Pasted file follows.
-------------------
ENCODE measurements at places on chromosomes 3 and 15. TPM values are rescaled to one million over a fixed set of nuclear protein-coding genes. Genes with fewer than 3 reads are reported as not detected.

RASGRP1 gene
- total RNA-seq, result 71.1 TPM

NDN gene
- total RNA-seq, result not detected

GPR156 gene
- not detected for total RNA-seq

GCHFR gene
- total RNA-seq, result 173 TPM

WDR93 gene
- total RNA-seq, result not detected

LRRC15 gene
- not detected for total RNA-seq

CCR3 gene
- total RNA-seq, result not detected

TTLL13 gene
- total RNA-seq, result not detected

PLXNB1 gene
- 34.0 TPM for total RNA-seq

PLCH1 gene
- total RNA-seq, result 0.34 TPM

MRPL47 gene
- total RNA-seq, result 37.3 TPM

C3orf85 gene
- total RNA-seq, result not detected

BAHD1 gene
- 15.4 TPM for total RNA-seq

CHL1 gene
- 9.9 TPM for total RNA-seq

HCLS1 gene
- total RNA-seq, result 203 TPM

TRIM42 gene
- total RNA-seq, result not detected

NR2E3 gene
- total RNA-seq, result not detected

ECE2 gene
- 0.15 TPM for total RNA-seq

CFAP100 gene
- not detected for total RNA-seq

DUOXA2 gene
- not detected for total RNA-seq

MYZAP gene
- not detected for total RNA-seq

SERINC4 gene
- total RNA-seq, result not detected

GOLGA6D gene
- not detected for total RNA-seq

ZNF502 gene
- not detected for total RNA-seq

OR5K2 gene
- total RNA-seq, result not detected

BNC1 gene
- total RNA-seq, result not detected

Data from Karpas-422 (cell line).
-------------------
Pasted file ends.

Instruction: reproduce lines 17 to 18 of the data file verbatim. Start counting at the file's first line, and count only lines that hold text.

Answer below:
- total RNA-seq, result not detected

PLXNB1 gene